The flawed Turing test: language, understanding, and partial p-zombies
There is a problem with the Turing test, practically and philosophically, and I would be willing to bet that the first entity to pass the test will not be conscious, or intelligent, or have whatever spark or quality the test is supposed to measure. And I hold this position while fully embracing materialism, and rejecting p-zombies or epiphenomenalism.
The more any quantitative
socialindicator is used for socialdecision-making, the more subject it will be to corruption pressures and the more apt it will be to distort and corrupt the socialprocesses it is intended to monitor.”
This applies to more than social indicators. To illustrate, imagine that you were a school inspector, tasked with assessing the all-round education of a group of 14-year old students. You engage them on the French revolution and they respond with pertinent contrasts between the Montagnards and Girondins. Your quizzes about the properties of prime numbers are answered with impressive speed, and, when asked, they can all play quite passable pieces from “Die Zauberflöte”.
You feel tempted to give them the seal of approval… but they you learn that the principal had been expecting your questions (you don’t vary them much), and that, in fact, the whole school has spent the last three years doing nothing but studying 18th century France, number theory and Mozart operas—day after day after day. Now you’re less impressed. You can still conclude that the students have some technical ability, but you can’t assess their all-round level of education.
The Turing test functions in the same way. Imagine no-one had heard of the test, and someone created a putative AI, designing it to, say, track rats efficiently across the city. You sit this anti-rat-AI down and give it a Turing test—and, to your astonishment, it passes. You could now conclude that it was (very likely) a genuinely conscious or intelligent entity.
But this is not the case: nearly everyone’s heard of the Turing test. So the first machines to pass will be dedicated systems, specifically designed to get through the test. Their whole setup will be constructed to maximise “passing the test”, not to “being intelligent” or whatever we want the test to measure (the fact we have difficulty stating what exactly the test should be measuring shows the difficulty here).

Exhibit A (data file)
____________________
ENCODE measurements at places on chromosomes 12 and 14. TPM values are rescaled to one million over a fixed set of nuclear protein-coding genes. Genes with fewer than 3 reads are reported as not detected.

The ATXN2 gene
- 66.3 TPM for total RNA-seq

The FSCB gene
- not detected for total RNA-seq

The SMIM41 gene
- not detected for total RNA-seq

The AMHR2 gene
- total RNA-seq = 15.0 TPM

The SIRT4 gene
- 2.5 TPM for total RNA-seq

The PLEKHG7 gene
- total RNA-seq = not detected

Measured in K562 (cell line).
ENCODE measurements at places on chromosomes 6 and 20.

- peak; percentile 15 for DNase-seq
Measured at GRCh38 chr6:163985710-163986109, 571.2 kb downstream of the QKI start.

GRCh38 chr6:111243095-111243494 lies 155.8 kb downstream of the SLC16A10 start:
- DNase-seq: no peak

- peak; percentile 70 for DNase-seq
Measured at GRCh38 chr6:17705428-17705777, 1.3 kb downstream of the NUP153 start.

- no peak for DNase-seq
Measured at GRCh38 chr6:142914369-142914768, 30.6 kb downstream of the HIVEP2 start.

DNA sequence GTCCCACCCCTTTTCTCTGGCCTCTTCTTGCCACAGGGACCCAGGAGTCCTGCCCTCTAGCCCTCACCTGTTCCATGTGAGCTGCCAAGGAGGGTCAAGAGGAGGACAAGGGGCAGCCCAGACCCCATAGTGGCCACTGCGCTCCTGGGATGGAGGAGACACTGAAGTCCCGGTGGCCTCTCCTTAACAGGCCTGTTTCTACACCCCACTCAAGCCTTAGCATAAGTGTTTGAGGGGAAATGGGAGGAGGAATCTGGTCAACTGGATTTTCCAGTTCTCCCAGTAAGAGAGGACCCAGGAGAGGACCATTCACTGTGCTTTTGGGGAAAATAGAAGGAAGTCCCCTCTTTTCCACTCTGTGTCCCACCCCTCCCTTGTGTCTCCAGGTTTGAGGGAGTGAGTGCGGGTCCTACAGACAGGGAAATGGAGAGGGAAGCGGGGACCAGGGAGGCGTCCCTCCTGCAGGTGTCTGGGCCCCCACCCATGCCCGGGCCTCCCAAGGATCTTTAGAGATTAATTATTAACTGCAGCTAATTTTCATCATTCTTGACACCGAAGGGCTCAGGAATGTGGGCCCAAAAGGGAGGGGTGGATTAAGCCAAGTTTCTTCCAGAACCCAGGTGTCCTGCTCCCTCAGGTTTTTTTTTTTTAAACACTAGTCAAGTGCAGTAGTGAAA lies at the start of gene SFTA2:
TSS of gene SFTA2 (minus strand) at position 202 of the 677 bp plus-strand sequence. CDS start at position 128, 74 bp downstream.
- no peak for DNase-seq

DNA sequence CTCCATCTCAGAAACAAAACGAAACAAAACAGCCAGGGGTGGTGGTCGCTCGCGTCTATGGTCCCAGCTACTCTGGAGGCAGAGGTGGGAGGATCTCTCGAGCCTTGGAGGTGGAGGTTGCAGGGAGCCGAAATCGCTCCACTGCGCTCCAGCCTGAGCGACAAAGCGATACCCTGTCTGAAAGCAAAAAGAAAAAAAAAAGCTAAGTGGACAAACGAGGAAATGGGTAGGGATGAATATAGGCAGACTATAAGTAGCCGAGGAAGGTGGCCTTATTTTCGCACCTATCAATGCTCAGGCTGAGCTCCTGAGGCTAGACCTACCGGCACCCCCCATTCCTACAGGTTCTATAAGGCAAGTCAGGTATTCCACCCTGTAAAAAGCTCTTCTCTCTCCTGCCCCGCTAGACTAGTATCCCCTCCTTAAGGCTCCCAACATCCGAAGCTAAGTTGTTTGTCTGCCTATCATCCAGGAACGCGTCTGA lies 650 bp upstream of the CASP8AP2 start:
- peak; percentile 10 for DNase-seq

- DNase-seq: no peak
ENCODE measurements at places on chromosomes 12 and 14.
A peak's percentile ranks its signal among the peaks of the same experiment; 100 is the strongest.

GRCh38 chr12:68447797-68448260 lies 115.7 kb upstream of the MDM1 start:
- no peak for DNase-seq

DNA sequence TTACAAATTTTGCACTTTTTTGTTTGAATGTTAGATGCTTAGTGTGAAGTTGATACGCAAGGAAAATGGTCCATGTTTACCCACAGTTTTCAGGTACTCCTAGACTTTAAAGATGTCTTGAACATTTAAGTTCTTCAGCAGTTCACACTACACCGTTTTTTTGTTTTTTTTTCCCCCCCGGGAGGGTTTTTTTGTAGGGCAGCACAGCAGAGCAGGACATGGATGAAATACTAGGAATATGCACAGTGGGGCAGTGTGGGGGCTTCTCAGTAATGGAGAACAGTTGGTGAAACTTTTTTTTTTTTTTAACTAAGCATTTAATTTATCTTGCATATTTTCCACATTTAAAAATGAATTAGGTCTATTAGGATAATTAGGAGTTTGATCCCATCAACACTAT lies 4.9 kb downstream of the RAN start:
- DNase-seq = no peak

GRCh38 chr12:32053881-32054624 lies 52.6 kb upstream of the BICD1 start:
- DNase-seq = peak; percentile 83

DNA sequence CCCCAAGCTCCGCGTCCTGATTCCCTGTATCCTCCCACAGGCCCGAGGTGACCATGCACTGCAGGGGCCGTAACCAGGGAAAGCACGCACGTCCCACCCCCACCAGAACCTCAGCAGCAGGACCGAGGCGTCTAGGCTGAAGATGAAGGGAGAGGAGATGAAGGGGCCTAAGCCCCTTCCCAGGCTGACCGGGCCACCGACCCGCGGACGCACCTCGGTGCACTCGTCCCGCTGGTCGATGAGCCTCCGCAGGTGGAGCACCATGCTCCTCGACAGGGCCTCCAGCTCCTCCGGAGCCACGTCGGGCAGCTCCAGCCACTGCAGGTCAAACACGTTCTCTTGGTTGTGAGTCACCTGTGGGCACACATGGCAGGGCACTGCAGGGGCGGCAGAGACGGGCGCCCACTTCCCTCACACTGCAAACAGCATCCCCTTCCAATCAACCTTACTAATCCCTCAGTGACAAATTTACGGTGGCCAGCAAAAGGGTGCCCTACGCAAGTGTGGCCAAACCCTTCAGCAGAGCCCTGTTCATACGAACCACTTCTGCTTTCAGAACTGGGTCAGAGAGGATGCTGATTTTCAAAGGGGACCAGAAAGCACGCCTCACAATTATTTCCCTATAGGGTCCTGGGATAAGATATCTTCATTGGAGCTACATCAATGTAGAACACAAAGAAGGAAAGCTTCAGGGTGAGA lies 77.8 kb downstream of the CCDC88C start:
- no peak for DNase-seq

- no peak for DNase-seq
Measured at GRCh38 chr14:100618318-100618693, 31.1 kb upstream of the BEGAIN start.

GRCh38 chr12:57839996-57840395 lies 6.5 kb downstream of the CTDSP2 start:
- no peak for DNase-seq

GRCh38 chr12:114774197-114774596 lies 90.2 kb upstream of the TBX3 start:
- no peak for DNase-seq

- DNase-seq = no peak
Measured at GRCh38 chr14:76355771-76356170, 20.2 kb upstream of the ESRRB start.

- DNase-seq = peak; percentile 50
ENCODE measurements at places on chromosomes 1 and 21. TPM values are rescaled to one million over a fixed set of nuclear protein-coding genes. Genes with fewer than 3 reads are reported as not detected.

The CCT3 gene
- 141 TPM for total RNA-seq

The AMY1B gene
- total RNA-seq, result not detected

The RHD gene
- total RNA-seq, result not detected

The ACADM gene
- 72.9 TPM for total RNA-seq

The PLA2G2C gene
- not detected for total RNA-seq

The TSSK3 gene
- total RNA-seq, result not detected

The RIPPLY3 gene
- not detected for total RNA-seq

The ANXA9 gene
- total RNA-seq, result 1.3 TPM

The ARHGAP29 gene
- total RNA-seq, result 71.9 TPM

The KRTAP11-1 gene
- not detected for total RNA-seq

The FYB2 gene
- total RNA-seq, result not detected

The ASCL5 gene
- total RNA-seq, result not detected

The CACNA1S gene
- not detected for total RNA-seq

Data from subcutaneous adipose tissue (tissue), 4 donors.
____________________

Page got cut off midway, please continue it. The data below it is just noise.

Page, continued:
Of course, this is a matter of degree, not of kind: a machine that passed the Turing test would still be rather nifty, and as the test got longer, and more complicated, as the interactions between subject and judge got more intricate, our confidence that we were facing a truly intelligence machine would increase.
But degree can go a long way. Watson won on Jeopardy without exhibiting any of the skills of a truly intelligent being—apart from one: answering Jeopardy questions. With the rise of big data and statistical algorithms, I would certainly rate it as plausible that we could create beings that are nearly perfectly conscious from a (textual) linguistic perspective. These “super-chatterbots” could only be identified as such with long and tedious effort. And yet they would demonstrate none of the other attributes of intelligence: chattering is all they’re any good at (if you ask them to do any planning, for instance, they’ll come up with designs that sound good but fail: they parrot back other people’s plans with minimal modifications). These would be the closest plausible analogues to p-zombies.
The best way to avoid this is to create more varied analogues of the Turing test—and to keep them secret. Just as you keep the training set and the test set distinct in machine learning, you want to confront the putative AIs with quasi-Turing tests that their designers will not have encountered or planed for. Mix up the test conditions, add extra requirements, change what is being measured, do something completely different, be unfair: do things that a genuine intelligence would deal with, but an overtrained narrow statistical machine couldn’t.